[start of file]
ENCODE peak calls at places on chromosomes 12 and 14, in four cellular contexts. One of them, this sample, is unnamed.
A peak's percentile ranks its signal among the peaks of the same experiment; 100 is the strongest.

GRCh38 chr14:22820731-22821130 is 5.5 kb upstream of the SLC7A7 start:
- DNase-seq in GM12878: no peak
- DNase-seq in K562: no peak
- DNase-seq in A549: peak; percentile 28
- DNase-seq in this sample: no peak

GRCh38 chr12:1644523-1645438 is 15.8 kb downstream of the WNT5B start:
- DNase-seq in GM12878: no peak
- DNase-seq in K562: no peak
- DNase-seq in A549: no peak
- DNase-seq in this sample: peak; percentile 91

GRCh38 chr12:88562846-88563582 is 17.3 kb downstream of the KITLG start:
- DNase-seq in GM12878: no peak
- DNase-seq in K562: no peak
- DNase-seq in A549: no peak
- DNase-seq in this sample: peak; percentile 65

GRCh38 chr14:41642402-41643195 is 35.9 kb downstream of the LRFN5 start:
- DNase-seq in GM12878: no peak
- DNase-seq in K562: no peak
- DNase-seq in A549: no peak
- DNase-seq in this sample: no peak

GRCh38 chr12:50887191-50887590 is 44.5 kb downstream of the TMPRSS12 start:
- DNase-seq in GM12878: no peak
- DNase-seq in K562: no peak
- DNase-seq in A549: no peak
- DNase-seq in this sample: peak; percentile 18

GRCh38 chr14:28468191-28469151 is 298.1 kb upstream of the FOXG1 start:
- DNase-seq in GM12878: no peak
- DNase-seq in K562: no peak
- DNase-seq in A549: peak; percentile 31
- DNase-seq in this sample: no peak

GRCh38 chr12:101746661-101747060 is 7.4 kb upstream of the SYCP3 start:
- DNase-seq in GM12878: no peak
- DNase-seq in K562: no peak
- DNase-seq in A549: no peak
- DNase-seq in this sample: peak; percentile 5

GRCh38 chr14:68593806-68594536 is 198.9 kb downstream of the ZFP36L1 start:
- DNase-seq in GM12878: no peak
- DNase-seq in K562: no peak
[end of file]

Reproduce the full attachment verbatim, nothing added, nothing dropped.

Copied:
ENCODE peak calls at places on chromosomes 12 and 14, in four cellular contexts. One of them, this sample, is unnamed.
A peak's percentile ranks its signal among the peaks of the same experiment; 100 is the strongest.

GRCh38 chr14:22820731-22821130 is 5.5 kb upstream of the SLC7A7 start:
- DNase-seq in GM12878: no peak
- DNase-seq in K562: no peak
- DNase-seq in A549: peak; percentile 28
- DNase-seq in this sample: no peak

GRCh38 chr12:1644523-1645438 is 15.8 kb downstream of the WNT5B start:
- DNase-seq in GM12878: no peak
- DNase-seq in K562: no peak
- DNase-seq in A549: no peak
- DNase-seq in this sample: peak; percentile 91

GRCh38 chr12:88562846-88563582 is 17.3 kb downstream of the KITLG start:
- DNase-seq in GM12878: no peak
- DNase-seq in K562: no peak
- DNase-seq in A549: no peak
- DNase-seq in this sample: peak; percentile 65

GRCh38 chr14:41642402-41643195 is 35.9 kb downstream of the LRFN5 start:
- DNase-seq in GM12878: no peak
- DNase-seq in K562: no peak
- DNase-seq in A549: no peak
- DNase-seq in this sample: no peak

GRCh38 chr12:50887191-50887590 is 44.5 kb downstream of the TMPRSS12 start:
- DNase-seq in GM12878: no peak
- DNase-seq in K562: no peak
- DNase-seq in A549: no peak
- DNase-seq in this sample: peak; percentile 18

GRCh38 chr14:28468191-28469151 is 298.1 kb upstream of the FOXG1 start:
- DNase-seq in GM12878: no peak
- DNase-seq in K562: no peak
- DNase-seq in A549: peak; percentile 31
- DNase-seq in this sample: no peak

GRCh38 chr12:101746661-101747060 is 7.4 kb upstream of the SYCP3 start:
- DNase-seq in GM12878: no peak
- DNase-seq in K562: no peak
- DNase-seq in A549: no peak
- DNase-seq in this sample: peak; percentile 5

GRCh38 chr14:68593806-68594536 is 198.9 kb downstream of the ZFP36L1 start:
- DNase-seq in GM12878: no peak
- DNase-seq in K562: no peak